Each year, between mid-March and mid-April, the people of Bali celebrate their traditional new year, know as Nyepi. The day itself falls on the first new moon after mid-March. Preparations begin a month or so before the festival, with the construction of large bamboo and papier-mâché demonic effigies called ogoh-ogohs by each village. These representations of evil spirits are paraded through the village, accompanied by a cacophony of gongs and cymbals, on the eve of Nyepi, called Tawur Agung Kesanga. On reaching the main square or intersection, the ogoh-ogohs are set on fire. The noise, music and flames are supposed to chase away the demons for another year.
Nyepi itself is a day of total silence. No work is done, no fires may be lit, and no one should be seen outside (I'm told there should be no lovemaking on this day as well). Most of these rules even apply to tourists, so you need to be aware of this when planning your trip. On the day of Nyepi, the airport is closed (yes, closed), no taxis are allowed on the street and room blinds should be closed. Most hotels will allow you to freely use the hotel facilities, but you are asked not to leave the hotel grounds. Since a lot of the hotel workers are from Java, they are allowed to work on this day, while native Balinese get to practice their day of contemplation.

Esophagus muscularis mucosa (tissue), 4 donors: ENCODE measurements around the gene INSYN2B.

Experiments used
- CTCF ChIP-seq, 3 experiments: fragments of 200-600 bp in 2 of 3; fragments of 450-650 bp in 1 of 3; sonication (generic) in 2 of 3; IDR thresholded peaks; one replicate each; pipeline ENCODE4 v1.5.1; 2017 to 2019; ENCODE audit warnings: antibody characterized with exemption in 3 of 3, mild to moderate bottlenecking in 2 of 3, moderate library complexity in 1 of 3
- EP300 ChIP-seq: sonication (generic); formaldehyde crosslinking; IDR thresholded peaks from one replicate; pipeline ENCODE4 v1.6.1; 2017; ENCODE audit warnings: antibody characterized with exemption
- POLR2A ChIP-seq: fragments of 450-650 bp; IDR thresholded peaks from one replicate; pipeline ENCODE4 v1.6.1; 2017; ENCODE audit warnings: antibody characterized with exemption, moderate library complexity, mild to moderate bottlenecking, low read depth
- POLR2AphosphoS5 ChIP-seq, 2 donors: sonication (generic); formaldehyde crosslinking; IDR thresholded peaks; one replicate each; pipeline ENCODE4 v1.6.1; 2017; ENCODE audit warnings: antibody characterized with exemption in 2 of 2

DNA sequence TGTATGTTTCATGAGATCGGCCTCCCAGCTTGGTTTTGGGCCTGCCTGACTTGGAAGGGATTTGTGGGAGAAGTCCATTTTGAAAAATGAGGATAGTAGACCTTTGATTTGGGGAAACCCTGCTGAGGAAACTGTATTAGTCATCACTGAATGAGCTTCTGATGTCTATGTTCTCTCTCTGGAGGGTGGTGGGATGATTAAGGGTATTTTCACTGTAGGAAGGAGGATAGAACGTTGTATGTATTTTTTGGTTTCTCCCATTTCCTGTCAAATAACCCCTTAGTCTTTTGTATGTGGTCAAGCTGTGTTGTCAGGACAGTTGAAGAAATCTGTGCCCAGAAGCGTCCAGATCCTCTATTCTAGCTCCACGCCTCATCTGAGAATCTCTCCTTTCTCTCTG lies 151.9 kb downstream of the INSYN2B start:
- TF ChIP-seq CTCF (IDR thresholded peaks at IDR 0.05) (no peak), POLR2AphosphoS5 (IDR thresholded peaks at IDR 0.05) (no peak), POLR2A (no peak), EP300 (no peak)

The next Nyepi probably falls on 25 March 2020. This is an estimated date, based on lunar cycles. It may be off by a day or two - or a month.